Multiple Sclerosis: SSDI and Long-Term Disability Options
If you have multiple sclerosis (MS) and, in spite of all necessary accommodations and short-term leave options, you’re still unable to perform your essential job functions, it’s time to look at the alternatives. Perhaps other positions in your company would be more suitable. Or maybe you could be retrained for work in some other field. If neither of these options seems feasible, you need to find out what disability options you have.
MS and Long-term disability insurance
Before making any final decisions, be sure to check out your company’s long-term disability plan — particularly the definition of disabled that’s being used by the plan (the definition tends to be very specific and very strict) and the benefit it provides. The benefit is usually a percentage of your last salary earned, so going to part-time employment before going out on this type of disability plan is generally not a good idea.
Make sure that you understand how your company’s policy works so that you can compare it with the benefits provided by Social Security Disability Insurance (SSDI). Most private long-term disability carriers require you to apply for SSDI as well because they can subtract from their benefit whatever you receive from SSDI.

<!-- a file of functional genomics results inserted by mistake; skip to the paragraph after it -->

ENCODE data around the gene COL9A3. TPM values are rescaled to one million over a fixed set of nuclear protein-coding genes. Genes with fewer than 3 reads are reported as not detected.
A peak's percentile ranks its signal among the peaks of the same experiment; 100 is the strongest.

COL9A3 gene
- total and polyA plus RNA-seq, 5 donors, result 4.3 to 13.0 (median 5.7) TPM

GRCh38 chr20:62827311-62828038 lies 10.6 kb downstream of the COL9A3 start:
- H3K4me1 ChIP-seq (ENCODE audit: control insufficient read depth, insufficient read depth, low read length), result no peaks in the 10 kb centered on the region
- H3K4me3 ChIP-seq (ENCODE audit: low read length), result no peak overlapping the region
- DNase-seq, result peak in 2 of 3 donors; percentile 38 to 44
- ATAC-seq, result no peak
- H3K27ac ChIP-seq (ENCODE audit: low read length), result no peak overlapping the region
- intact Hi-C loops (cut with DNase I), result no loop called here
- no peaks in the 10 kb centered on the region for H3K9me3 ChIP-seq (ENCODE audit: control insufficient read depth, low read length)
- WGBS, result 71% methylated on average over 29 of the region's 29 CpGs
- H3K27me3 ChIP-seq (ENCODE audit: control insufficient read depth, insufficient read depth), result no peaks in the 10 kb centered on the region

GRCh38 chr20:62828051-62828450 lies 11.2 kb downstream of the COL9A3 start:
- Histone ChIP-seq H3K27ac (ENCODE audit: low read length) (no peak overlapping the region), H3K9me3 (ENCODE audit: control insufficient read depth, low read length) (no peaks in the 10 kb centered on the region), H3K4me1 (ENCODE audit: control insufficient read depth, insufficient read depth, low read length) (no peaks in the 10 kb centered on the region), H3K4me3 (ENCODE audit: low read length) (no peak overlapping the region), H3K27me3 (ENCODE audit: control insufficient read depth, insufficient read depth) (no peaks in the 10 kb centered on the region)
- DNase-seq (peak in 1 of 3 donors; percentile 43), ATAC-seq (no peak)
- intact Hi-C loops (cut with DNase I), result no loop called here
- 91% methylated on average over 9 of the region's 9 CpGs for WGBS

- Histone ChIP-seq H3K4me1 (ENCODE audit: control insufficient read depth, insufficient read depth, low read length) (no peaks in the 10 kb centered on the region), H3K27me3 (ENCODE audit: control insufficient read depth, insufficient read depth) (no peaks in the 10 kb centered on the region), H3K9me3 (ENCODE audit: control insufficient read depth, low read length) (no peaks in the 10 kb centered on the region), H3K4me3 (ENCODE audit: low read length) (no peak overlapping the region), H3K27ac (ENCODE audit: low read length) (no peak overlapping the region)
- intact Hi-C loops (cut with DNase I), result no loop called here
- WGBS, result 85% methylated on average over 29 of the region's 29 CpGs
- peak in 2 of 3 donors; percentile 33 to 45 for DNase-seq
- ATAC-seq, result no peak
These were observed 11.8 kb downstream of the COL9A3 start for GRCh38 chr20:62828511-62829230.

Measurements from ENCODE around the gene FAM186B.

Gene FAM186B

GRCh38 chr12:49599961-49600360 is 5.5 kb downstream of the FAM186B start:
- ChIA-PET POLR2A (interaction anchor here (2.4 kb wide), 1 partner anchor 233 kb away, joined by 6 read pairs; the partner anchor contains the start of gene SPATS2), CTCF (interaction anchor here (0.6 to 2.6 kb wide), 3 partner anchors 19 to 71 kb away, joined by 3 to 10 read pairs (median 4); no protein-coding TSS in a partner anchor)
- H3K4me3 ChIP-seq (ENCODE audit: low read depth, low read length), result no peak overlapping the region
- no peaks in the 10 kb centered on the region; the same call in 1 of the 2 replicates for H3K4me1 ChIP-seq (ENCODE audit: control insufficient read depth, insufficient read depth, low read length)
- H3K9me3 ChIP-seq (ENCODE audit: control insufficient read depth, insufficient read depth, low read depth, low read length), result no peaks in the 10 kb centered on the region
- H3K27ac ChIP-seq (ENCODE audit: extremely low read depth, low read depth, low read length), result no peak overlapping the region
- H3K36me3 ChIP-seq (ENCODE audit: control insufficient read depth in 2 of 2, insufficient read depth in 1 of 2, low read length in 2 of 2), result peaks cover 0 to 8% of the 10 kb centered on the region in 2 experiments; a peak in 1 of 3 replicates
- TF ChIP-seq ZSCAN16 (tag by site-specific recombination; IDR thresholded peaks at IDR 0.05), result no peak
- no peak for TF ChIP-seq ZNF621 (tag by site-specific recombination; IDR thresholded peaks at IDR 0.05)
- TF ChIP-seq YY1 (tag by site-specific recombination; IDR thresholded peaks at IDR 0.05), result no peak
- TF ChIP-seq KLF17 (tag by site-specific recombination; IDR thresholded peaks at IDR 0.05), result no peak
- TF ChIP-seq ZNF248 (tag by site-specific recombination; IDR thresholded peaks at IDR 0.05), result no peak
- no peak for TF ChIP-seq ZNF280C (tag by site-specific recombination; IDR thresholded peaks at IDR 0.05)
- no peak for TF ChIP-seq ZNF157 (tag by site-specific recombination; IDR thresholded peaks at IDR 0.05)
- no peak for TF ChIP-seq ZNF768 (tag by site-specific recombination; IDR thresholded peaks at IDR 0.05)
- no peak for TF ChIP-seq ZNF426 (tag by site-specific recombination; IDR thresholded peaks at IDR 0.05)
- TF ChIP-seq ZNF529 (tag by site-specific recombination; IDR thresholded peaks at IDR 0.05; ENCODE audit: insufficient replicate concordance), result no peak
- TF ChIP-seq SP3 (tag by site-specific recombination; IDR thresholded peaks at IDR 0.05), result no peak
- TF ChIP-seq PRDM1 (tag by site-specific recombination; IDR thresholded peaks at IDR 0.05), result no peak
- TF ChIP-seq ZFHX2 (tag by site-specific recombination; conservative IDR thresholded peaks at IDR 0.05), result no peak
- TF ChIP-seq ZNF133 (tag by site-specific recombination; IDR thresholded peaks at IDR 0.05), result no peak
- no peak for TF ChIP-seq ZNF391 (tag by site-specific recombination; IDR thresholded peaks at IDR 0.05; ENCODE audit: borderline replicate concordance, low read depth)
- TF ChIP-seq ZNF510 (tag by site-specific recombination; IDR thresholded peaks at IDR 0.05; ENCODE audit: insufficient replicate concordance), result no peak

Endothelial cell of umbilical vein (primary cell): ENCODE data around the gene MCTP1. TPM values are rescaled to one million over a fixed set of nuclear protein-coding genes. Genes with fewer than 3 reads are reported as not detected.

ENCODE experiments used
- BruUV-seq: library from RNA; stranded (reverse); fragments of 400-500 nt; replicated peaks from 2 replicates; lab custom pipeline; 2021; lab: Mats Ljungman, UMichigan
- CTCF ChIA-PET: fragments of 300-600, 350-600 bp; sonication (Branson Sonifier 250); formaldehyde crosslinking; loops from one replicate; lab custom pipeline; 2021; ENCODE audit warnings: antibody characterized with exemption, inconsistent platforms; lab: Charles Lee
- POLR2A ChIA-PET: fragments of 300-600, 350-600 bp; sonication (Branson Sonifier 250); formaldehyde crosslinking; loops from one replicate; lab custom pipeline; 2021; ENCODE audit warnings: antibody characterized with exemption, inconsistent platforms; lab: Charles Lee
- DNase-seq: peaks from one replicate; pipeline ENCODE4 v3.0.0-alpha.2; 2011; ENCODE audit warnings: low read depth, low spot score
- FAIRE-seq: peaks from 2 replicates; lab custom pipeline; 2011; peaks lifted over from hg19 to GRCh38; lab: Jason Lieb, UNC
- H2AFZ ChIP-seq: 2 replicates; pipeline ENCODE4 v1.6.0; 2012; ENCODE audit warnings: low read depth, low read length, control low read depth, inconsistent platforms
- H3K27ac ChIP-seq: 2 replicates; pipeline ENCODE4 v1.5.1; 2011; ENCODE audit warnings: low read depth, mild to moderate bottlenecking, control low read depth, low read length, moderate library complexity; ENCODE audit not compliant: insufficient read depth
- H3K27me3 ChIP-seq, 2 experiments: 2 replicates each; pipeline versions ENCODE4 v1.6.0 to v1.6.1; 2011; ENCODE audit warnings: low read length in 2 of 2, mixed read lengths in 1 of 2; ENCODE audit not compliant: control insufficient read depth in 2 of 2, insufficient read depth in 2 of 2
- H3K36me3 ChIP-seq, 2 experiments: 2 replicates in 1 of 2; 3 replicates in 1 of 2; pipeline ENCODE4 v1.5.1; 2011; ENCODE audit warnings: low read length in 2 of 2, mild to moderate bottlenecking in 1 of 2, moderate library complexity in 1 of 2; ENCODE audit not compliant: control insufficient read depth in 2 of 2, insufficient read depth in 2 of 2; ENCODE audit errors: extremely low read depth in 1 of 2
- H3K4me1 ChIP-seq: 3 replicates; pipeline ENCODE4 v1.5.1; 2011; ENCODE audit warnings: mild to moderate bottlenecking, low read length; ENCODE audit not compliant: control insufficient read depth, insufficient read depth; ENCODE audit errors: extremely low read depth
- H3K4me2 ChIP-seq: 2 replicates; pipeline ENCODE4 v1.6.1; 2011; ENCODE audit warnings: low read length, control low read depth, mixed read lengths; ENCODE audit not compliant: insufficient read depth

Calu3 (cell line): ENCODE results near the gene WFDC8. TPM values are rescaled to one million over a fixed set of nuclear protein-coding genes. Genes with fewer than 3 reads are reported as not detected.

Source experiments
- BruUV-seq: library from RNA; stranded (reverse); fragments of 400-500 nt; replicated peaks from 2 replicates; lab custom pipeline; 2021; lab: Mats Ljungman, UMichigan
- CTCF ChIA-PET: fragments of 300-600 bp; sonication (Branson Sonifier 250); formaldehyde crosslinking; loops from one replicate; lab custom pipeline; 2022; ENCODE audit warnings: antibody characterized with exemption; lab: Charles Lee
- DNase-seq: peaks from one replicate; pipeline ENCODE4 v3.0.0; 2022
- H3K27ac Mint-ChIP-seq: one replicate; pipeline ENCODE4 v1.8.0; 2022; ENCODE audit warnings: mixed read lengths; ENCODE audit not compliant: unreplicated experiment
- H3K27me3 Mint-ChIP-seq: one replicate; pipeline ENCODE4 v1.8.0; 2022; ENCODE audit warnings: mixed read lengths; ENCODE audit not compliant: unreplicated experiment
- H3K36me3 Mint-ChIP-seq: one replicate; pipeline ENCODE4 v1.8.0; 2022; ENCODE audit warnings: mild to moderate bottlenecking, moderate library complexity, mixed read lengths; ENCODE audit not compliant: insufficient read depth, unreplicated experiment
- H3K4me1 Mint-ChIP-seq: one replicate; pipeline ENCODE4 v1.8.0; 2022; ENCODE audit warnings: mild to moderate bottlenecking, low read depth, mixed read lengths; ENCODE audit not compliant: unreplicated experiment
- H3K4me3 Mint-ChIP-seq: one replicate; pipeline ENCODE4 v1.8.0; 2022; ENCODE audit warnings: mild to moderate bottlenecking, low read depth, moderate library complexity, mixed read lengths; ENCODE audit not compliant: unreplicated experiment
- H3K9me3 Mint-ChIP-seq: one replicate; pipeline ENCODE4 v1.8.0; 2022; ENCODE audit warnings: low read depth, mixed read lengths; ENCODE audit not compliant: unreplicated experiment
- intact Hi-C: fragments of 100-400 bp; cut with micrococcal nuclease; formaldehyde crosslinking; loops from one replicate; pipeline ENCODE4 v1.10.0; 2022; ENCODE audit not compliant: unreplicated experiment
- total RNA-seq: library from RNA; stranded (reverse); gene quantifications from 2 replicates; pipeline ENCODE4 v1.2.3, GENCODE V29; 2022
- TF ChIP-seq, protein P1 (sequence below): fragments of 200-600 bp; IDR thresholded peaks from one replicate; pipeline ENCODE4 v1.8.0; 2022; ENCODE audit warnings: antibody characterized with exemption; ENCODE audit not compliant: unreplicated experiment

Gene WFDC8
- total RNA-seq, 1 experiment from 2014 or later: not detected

MS and Social Security Disability Insurance
Social Security Disability Insurance (SSDI), which is a program run by the Social Security Administration (SSA), is based on your prior work history. Get easy-to-understand information about SSDI, visit the SSA website or from the National MS Society.
Here are the requirements you must fulfill in order to be eligible for SSDI:
You must have worked for a sufficient number of years (some of them recently) and paid Social Security taxes.
A physician must determine that you’re too disabled to work at any job.
You can’t be working at the present time — or if you are, you must be earning less than the level of substantial gainful employment, which is $1000 per month or $1,640 per month for those who are blind. These amounts are periodically adjusted to reflect changes in the cost of living.
For a person with MS, the SSA recognizes four impairments: gait (walking), vision, cognitive problems, and fatigue. In order to qualify for SSDI, your neurologist must be able to document a significant deficit in at least one of these four areas.
Most SSDI applications are initially denied, in part because physicians, including neurologists, have no training in how to fill them out, and the application is a generic one that doesn’t lend itself well to the impairments caused by MS. Be sure to check out the National MS Society website for a toolkit that helps you and your neurologist file effective SSDI applications.
If your initial application is denied, you can appeal the SSA’s decision. The National MS Society (800-FIGHT-MS) can refer you to an attorney who can guide you at any point during the application or appeal process.
If you qualify for SSDI and later decide that you want to try returning to work, the SSA offers various kinds of work incentives to help you gradually transition back into the workforce. You can read more about the SSA’s work incentives on their website.